“Just living is not enough….one must have sunshine, freedom, and a little flower.”  Hans Christian Andersen

Max has no idea what a joy he is in my life.  He simply does what cats are created to do.  Same with the flowers in the fields, the birds in the air, animals in the woods, pelicans, alligators, fish.  Only humans seem to stumble and trip over the meaning of man’s place in the world.

There is much we could learn by sitting on a park bench, hiking in the woods, watching a sunset or a pelican fishing for dinner.  God gave us innumerable examples of what was intended for us if we would simply be still and observe His other creatures.

My cat, Max, hasn’t given up on me yet.  He still meows when he’s got something to share, purrs when he’s at peace, and lies in the sun where life is wonderful.  So much wisdom to gather from God’s creation.  I wish I were not such a slow learner.

heart manatee

 

fear not

Just another traveler on life’s highway hanging out in the slow lane.  It’s quiet.  It’s peaceful.  Beyond the horizon is rest calling my name.  Green pastures, still waters, my cup overflows.

cropped-clouds-dark-dark-clouds-416920.jpg

How many times as children during an electrical storm have we run to hide in a room without windows or pulled bed covers up over our heads?  We felt we were safe because we could not see the lightning flashing outside.  And then, when the thunder cracked in the heavens, we plugged our ears with little fingers.

As an adult I thoroughly enjoy an electrical storm, smelling the air, feeling the energy in my body, hearing the claps of thunder and seeing the spectacular display of lightning in the skies.  I no longer hide as I did as a child, but that doesn’t mean I will stand outside in an electrical storm under a tall tree, or on a golf course with putter in hand, or on the water in a boat.  Why?  Because I know today not to tempt the power of nature and I don’t believe God protects foolish men on golf courses or fishers on the lake.

But soon a fierce storm came up.  High waves were breaking into the boat, and it began to fill with water.  Jesus was sleeping at the back of the boat with his head on a cushion.  The disciples woke him up, shouting,  “Teacher, don’t you care that we’re going to drown?”  Mark 4:37-38

Naturally, the disciples feared for their lives.  This body of water on which they were being tossed about furiously was not some little backyard pond.  But, instead of taking measures to save themselves by bailing water out of the boat, they awakened the sleeping Jesus and questioned his concern for them.  Don’t you think in that situation, one would awaken Jesus and throw a bailing bucket to him yelling,  “Get ready to jump, can you swim?”  How many times in my life have I confronted God, “Don’t you care about me?  Why are you allowing this to happen?”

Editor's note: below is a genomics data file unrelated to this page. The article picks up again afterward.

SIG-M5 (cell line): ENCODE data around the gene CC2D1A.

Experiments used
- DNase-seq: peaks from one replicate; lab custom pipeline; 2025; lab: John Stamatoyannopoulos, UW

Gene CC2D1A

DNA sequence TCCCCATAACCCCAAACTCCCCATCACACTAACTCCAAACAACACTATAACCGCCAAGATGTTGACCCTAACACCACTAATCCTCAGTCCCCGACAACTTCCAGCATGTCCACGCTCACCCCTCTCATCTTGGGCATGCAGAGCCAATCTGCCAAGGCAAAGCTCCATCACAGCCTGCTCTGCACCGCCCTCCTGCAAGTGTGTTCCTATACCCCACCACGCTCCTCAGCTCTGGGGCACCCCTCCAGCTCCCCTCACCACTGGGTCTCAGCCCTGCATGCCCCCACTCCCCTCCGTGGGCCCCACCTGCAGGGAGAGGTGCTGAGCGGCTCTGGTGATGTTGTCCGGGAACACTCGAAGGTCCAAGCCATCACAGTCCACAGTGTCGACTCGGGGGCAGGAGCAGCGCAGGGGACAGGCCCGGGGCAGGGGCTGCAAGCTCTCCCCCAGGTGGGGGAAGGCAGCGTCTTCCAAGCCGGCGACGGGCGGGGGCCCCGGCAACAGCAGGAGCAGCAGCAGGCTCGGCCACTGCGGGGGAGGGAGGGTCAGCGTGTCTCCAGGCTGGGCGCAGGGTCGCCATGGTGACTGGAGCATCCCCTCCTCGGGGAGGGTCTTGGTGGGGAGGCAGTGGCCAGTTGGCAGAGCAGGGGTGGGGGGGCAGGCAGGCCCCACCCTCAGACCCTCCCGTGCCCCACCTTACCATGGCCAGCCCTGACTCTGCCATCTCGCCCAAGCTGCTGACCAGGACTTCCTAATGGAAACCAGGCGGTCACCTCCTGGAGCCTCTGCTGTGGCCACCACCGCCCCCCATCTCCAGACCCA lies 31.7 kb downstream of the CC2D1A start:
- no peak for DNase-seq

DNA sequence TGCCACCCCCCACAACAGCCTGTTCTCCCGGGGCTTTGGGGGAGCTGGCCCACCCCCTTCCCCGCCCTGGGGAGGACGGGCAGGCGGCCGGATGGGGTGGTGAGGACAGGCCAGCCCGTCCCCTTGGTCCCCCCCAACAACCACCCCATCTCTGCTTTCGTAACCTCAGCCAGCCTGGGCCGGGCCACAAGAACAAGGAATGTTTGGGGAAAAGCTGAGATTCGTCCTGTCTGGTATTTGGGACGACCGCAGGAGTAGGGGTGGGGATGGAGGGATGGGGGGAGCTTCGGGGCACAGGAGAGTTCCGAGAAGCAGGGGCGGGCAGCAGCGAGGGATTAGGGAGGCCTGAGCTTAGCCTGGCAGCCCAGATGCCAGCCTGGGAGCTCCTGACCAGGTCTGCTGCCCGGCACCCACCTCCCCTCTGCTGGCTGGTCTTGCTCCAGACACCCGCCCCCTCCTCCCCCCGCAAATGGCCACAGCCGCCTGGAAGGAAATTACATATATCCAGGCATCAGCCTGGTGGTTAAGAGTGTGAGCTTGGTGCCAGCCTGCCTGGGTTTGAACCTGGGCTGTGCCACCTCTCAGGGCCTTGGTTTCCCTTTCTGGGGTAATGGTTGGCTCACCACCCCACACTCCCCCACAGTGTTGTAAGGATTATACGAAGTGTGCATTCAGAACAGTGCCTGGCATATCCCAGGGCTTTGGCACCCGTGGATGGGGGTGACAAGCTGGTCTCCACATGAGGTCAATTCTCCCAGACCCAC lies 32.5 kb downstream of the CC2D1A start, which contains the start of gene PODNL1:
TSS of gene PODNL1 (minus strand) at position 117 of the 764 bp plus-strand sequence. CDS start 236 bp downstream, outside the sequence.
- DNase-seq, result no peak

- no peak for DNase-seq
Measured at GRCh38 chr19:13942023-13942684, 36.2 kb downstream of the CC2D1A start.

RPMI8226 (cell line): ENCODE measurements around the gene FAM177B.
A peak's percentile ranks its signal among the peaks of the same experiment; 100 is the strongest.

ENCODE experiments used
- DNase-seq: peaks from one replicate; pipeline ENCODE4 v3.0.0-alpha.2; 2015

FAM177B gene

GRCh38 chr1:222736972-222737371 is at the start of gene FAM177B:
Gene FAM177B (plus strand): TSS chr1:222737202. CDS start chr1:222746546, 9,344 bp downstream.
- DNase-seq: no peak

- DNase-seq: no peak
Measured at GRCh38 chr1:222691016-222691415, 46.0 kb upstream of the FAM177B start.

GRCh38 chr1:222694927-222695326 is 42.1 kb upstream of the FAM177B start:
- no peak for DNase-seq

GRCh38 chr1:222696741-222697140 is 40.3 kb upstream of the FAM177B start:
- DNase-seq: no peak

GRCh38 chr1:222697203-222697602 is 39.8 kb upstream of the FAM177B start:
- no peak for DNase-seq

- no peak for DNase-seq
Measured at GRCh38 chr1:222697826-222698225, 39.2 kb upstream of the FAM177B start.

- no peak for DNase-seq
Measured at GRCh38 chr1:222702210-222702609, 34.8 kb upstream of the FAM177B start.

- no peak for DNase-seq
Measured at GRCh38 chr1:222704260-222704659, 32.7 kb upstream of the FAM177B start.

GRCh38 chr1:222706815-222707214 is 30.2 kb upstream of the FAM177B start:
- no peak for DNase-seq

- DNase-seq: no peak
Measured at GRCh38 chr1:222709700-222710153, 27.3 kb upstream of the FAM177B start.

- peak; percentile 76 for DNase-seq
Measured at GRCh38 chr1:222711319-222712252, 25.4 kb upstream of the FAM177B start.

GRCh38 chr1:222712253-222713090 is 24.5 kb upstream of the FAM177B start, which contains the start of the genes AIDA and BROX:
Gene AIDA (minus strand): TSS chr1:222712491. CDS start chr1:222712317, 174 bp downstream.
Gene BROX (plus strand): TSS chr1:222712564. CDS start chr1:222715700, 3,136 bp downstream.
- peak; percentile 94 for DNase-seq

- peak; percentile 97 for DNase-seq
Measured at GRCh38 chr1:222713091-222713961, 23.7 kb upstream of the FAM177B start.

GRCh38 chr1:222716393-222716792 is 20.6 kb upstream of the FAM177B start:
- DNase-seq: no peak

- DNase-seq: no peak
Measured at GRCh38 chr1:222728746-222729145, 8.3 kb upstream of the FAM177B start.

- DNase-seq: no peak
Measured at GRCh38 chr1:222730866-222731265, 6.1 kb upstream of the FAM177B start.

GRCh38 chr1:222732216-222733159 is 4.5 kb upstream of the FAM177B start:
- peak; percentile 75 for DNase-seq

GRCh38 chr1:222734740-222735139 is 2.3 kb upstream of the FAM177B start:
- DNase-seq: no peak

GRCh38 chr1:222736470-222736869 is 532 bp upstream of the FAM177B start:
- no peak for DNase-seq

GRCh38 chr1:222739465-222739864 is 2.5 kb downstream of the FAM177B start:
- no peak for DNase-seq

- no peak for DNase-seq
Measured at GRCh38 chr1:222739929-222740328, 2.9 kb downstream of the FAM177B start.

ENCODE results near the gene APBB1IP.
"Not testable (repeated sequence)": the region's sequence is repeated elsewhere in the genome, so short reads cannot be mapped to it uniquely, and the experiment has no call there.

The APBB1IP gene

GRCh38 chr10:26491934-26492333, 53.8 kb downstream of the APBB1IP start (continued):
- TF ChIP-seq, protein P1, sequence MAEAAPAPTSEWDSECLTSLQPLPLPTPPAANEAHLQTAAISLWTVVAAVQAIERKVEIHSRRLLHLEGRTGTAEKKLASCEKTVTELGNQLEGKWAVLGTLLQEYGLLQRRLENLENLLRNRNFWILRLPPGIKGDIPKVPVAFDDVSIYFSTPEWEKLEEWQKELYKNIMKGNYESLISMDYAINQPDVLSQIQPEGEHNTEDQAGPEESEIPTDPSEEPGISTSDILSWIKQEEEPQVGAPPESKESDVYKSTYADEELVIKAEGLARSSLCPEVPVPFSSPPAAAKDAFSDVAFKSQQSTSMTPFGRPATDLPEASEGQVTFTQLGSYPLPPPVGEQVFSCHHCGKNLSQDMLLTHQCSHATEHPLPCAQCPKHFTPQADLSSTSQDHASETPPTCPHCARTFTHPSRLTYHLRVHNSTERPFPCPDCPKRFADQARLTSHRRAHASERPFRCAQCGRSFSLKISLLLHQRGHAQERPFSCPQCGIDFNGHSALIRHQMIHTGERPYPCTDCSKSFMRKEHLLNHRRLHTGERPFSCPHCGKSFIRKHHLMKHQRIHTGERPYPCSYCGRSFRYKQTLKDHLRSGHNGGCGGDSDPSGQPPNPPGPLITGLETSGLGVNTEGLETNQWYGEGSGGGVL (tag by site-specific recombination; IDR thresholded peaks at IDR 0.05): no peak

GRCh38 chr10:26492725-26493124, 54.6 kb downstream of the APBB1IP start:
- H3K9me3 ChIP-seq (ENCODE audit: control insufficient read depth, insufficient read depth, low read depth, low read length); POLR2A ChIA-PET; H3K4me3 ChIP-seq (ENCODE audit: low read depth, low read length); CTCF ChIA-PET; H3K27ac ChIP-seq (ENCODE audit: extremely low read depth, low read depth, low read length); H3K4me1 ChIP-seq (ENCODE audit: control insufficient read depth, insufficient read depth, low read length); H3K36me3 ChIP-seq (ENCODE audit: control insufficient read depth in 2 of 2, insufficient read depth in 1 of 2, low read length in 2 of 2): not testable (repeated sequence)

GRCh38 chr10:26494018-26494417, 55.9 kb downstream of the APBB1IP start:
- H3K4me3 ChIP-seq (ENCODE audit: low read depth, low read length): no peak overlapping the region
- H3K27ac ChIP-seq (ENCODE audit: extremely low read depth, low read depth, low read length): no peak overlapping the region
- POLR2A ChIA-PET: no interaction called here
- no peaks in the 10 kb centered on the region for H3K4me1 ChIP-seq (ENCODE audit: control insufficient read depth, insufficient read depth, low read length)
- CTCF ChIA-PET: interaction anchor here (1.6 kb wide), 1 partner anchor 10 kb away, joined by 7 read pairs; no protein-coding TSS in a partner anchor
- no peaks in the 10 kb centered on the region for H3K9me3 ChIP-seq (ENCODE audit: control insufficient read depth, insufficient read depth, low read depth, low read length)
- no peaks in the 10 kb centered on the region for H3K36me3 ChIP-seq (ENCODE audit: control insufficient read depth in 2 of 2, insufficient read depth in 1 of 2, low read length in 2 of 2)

The passage from Mark goes on to say that Jesus woke up, calmed the waters and told the wind to be still.  In the same manner when I begin to panic, God says to me, “Relax, son.  Be cool.  I’ve got this under control.”

“I sought the Lord, and he heard me, and delivered me from all my fears.”  Psalms 34:4

Seeking the Lord in times of turmoil and surrendering the outcome to his mercy and grace is easy.  In the storms of life I usually have no other options and the resulting relief is welcome.  Conversely, seeking the Lord when life is good, the skies are sunny, and I’m enjoying a great day is a challenge.  I’ve retrieved my white flag of surrender, the crisis is over, and I am once again doing the driving.  “OK, Lord, thanks for the help, but I’ll take it from here.”  It would be wonderful if I could surrender my will and my life just one time and be done.  But my life simply does not work that way.  I am still a work in process and apparently have many future lessons to learn.

This physical existence which we experience gives no guarantees to our survival.  Car wrecks, disease and illness, crazy shooters at our local WalMart – we are not assured that tonight we will return home safely to loved ones.  But, it’s always been that way.  Rocko, the cave man, never knew whom in his neighborhood had a bigger, more deadly club.  The Jews, during Jesus’ time were at the mercy of the Roman conquerors and the religious hierarchy.  Jesus was not the only one crucified.  History tells us that thousands were hung on a cross during the rule of the Roman Empire.